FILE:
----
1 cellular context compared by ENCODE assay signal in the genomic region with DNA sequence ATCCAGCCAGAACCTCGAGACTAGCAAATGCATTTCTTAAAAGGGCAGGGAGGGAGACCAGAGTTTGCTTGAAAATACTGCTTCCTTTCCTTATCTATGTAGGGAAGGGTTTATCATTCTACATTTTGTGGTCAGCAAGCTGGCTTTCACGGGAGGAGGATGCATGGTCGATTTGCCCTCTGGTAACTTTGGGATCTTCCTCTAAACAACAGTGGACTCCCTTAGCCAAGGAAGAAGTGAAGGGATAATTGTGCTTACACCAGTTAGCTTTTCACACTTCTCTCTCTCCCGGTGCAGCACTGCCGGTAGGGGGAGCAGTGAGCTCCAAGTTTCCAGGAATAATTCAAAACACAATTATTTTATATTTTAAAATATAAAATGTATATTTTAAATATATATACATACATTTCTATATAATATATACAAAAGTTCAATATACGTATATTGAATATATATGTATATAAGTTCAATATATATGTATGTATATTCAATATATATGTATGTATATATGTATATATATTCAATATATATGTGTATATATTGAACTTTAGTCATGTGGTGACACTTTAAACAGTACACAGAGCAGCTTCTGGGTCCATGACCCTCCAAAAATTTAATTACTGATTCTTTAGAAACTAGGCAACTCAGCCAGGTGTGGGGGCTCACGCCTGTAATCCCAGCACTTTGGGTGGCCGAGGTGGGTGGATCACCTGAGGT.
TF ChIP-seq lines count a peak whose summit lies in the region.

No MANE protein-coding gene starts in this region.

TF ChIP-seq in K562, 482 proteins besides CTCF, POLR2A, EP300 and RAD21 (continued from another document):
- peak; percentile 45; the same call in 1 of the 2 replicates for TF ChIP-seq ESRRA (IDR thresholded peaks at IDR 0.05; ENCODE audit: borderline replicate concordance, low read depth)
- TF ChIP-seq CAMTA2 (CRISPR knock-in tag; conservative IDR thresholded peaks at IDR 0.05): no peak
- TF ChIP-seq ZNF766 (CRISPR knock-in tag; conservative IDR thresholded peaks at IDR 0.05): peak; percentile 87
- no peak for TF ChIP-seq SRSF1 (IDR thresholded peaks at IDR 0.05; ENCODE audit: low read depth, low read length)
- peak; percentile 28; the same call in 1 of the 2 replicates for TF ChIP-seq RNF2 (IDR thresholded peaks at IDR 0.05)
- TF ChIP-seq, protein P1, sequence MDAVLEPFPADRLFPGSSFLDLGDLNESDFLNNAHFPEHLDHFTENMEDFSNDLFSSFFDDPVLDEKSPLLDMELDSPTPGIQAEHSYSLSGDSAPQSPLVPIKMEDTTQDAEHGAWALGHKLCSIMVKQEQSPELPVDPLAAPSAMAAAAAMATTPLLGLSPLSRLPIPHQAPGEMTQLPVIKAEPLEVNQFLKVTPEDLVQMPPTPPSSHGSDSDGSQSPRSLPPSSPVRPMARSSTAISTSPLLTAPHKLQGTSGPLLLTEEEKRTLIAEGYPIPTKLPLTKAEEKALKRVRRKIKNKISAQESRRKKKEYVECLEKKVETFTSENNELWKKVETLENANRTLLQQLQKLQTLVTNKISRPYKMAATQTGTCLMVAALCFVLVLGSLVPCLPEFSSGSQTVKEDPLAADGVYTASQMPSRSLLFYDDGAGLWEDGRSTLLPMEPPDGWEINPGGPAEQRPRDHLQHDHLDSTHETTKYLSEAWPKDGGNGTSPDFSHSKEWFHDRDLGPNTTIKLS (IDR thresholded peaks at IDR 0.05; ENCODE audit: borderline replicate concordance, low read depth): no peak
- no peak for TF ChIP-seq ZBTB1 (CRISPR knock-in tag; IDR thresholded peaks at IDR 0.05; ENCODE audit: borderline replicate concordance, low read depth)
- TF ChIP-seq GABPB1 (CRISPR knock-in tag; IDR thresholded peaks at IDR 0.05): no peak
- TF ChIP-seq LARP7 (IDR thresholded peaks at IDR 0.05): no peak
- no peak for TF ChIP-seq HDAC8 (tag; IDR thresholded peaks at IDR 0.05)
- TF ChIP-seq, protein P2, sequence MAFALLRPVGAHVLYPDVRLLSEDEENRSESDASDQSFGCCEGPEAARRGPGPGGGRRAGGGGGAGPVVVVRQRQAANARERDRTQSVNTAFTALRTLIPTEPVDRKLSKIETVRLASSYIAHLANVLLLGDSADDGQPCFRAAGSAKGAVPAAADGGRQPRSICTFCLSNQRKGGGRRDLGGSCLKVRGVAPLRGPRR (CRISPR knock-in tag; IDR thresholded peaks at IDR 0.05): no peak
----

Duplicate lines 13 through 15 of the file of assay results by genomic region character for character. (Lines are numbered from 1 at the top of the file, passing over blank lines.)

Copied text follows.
- TF ChIP-seq LARP7 (IDR thresholded peaks at IDR 0.05): no peak
- no peak for TF ChIP-seq HDAC8 (tag; IDR thresholded peaks at IDR 0.05)
- TF ChIP-seq, protein P2, sequence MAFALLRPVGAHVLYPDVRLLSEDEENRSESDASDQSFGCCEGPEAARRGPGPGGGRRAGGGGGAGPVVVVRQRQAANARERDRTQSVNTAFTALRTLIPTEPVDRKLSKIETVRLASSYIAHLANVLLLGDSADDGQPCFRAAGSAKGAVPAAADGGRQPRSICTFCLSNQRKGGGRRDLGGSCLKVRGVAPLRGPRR (CRISPR knock-in tag; IDR thresholded peaks at IDR 0.05): no peak